International Olympic Committee (IOC) Coordination Commission chair Juan Antonio Samaranch has encouraged Beijing 2022 to deliver the most "intelligent" Olympic Games, rather than seeking to host the biggest or most extravagant edition.
Samaranch, officially chairing the Commission for the first time, began the two-day visit with an optimistic message for Beijing 2022.
The Spaniard insisted that organisers would need to ensure the Games are responsible while delivery a strong legacy.
He highlighted the need to ensure the Games were delivered in accordance with the IOC's Agenda 2020 and New Norm documents, which stress the need to reduce the cost of hosting the Olympic Games.
"Together we can ensure the Games are an exciting sporting event, but also a responsible event," Samaranch said here.
"It has to leave a strong legacy that we are all proud of in the future.
"These have to be the most intelligent Games ever.
"Not the biggest, not the most expensive, but the most intelligent.
"When we are done with this exercise four years from now, we need to be proud of how we intelligently devised these Games.
"The legacy is critical, no-one can afford anymore to throw a wonderful two week party.
"It has to have a meaning, it has to have a legacy."
Samaranch's opening remarks to the meeting have continued to show the IOC's recent calls for organisers to maintain a firm grip on their budget.
With the Beijing 2008 Summer Olympics being notable for their extravagance, his comments highlighted how the IOC are keen for the Chinese capital to follow a more frugal path as they prepare to become the first city to host both the Summer and Winter Olympic Games.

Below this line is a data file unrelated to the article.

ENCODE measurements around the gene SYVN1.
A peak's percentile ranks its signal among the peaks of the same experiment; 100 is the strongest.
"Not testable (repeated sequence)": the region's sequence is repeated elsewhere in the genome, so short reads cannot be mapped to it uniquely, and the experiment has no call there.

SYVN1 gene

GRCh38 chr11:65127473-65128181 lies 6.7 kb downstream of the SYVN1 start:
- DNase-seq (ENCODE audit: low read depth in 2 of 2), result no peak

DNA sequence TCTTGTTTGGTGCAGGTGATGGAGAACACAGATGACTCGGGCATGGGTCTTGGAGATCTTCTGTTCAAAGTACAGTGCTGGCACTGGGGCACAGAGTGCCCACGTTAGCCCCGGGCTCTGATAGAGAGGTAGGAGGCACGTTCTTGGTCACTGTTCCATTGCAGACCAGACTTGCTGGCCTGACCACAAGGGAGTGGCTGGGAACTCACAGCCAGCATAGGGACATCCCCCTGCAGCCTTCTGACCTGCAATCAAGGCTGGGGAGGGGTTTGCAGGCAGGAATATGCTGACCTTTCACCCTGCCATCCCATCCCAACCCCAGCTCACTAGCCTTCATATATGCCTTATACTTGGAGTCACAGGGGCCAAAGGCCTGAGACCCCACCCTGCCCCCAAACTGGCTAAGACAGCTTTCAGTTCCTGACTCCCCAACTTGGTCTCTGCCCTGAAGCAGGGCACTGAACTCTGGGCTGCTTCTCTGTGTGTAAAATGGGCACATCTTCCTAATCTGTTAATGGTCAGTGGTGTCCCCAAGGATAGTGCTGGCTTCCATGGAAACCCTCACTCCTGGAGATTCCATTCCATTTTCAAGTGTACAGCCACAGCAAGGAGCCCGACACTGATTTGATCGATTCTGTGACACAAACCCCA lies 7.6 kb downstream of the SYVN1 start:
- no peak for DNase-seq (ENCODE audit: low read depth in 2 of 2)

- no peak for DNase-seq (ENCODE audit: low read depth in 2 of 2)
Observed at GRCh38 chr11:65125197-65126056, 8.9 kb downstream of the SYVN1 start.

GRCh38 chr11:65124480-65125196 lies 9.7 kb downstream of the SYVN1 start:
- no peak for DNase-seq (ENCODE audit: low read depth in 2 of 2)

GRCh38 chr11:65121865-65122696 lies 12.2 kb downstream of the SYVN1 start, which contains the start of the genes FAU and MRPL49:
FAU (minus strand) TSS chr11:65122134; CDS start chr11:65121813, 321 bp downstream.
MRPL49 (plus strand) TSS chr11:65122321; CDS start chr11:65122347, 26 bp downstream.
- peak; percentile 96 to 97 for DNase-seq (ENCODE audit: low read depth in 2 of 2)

The assertion also comes at a key stage of the 2026 Winter Olympic race.
Calgary face an upcoming referendum, while there remain doubts over bids from Sweden's capital city Stockholm, a multi-city Italian city bid and an effort from Ezurum in Turkey.
The IOC have been keen to highlight their increased focus on reducing the cost of staging the Olympics, with several recent referendums resulting in the public voting against hosting the Games.
Samaranch stated that he was confident Beijing would use their experience of hosting the 2008 Games to ensure that strong legacy projects would emerge from the winter edition in four years time.
He claimed organisers had already begun delivering legacy projects for the Games, citing the transformation of an industrial site into their headquarters as one of the successful initiatives.
"Contrary to Olympic history, you are already delivering four years before the Games event start," Samaranch said.
"This park itself shows you can transform an industrial site into the future and into a sports event where people can enjoy life and play, where they can work and live with quality of life and quality of air.
"It is an important legacy and it is very rare that you are delivering legacies before the Games.
"These Games in 2022 will bring a legacy far more than just infrastructure.
"You are going to make the objective that was set up politically, more than 300 million people practicing winter sport.
"It is already happening.
"The amount of people going to the mountain has tripled in the last two years and that trend will continue."